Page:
By: David Bauder, AP Television Writer
(AP) Most of the reporting that television viewers get from journalists embedded with troops in Iraq is anecdotal, rich in detail but often lacking perspective, a study released Wednesday found.
Still, the Project for Excellence in Journalism finds the Pentagon’s embedding policy a giant step forward in access from the first Gulf War and last year’s conflict in Afghanistan. The Pentagon has stationed more than 600 journalists with its forces in and around Iraq.
“On balance, this suggests it’s a wonderful tool,” said Tom Rosenstiel, the project’s director. “But like any tool, you can use it well, and you can use it not so well.”
Researchers at the Washington-based think tank studied more than 40 hours of news coverage on ABC, CBS, NBC, CNN, and Fox News Channel.
Nearly two-thirds of the TV stories from embedded journalists are aired live and unedited, the project found. Partly as a result, 80% of the stories featured the reporters alone, not necessarily interviewing soldiers or others.
About half of the reports described combat action. Most of the material is factual, unencumbered by opinion. And there’s little gore: not a single story viewed by researchers depicted people who were hit by weapons, researchers said.
“The strength of the embedding is in the details, the texture, and the close-ups,” Rosenstiel said. “But those are also its limits. Seeing that tight shot, it’s very difficult to have that broader perspective.”
Although both journalists and the Pentagon have generally given embedding a thumbs-up, there have been some complaints about the cumulative effect of the reports.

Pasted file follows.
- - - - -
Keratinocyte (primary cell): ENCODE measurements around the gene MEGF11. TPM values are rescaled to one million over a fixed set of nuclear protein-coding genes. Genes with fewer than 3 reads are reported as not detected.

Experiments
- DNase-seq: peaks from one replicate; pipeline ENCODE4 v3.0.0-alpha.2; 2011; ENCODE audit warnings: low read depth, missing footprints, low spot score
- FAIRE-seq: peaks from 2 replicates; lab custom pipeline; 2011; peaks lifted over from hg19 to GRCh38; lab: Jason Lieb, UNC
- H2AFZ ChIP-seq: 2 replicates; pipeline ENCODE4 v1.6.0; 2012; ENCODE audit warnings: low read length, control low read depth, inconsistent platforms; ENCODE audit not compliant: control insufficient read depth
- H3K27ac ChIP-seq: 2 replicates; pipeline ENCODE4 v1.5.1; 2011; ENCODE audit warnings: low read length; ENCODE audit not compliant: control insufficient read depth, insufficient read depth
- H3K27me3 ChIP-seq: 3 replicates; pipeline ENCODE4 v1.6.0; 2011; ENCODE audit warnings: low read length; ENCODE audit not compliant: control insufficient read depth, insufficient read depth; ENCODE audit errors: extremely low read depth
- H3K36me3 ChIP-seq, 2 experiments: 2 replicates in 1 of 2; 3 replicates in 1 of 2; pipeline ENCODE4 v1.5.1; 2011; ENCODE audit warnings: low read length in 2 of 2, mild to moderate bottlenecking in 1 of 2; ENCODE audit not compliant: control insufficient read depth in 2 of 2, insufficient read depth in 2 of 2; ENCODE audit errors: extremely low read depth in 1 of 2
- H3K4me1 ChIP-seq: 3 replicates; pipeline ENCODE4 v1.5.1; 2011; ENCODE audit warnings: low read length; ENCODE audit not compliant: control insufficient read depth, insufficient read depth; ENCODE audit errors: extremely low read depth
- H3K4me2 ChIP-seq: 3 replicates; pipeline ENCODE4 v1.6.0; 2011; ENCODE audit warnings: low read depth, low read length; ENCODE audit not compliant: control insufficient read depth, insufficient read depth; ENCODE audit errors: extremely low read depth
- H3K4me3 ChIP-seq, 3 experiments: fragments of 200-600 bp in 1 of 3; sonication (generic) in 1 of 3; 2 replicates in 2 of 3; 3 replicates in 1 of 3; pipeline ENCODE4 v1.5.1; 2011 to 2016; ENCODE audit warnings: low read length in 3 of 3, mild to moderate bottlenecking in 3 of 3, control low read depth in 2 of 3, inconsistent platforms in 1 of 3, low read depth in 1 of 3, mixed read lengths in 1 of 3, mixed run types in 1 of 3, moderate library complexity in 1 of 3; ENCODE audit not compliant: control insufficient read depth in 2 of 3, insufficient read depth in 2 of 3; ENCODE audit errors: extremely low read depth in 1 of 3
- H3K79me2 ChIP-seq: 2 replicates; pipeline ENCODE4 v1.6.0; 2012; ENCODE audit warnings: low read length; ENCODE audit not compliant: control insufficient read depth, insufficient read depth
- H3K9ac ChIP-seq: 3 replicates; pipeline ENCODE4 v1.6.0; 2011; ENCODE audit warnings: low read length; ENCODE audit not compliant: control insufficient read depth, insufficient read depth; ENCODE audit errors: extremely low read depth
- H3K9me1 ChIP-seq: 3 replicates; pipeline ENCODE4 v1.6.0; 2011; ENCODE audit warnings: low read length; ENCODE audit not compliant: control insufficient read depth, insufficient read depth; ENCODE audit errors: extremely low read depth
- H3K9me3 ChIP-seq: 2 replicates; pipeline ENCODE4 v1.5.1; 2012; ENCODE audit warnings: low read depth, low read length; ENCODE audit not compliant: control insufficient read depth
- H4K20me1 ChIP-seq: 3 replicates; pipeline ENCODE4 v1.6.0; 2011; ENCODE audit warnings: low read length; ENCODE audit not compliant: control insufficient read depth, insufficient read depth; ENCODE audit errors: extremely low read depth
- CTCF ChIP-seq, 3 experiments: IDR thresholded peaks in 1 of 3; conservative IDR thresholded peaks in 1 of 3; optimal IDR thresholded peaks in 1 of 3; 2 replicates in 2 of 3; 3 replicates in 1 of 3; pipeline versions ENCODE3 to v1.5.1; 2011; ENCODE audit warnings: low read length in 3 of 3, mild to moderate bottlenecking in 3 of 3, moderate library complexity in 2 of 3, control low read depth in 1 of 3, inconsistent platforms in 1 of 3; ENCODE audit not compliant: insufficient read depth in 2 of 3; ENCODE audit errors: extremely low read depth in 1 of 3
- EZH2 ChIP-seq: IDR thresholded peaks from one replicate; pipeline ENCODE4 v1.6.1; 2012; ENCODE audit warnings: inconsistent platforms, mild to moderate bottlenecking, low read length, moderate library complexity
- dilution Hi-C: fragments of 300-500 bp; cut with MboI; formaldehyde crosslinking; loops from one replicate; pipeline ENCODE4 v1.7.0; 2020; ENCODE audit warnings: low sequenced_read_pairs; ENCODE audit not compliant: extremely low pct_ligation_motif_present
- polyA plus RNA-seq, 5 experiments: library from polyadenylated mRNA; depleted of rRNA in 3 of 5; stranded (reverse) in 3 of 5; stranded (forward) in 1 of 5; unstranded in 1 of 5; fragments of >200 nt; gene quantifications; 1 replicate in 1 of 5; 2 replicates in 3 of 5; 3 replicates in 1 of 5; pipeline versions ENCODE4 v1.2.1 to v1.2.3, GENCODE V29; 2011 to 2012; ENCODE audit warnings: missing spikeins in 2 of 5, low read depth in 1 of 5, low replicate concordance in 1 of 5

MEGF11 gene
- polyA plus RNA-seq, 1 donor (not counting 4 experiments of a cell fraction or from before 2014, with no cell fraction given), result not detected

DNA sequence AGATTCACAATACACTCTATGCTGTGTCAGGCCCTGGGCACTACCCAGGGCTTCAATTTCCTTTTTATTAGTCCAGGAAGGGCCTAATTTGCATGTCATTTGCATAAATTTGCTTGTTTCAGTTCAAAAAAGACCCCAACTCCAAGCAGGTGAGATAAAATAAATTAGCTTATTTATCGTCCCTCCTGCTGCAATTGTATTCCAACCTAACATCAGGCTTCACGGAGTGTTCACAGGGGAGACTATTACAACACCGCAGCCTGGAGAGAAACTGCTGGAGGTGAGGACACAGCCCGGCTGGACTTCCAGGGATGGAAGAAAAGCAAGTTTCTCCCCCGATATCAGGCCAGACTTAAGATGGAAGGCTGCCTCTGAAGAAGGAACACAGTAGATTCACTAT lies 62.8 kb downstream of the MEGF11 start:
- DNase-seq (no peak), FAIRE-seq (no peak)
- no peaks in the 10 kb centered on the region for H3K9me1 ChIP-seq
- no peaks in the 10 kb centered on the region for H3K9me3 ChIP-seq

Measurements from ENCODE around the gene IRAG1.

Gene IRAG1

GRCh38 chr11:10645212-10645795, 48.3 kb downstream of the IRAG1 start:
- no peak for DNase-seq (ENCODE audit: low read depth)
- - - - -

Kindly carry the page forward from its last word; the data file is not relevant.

“What we’re seeing is, every second, another slice of what’s actually happening out there,” said Defense Secretary Donald H. Rumsfeld last week. “It is a breathtaking sight to see it. It tends to be all accurate, but not in an overall context.”
Jack Fuller, a Vietnam veteran and president of the Tribune Publishing Co., wrote in the Chicago Tribune this week that the “utterly riveting” war coverage from the embedded reporters “is more powerful than any combat coverage has ever been.”
“Yet it also demonstrates that there is a difference between seeing and understanding,” Fuller wrote.
Despite the preponderance of live reports from embedded journalists, Rosenstiel said some of the most effective reports were taped, after the reporter had a chance to reflect upon what was seen and write a script.
At a time when the press is criticized by some for being interpretive, the study found that 94% of the embedded reports were primarily factual.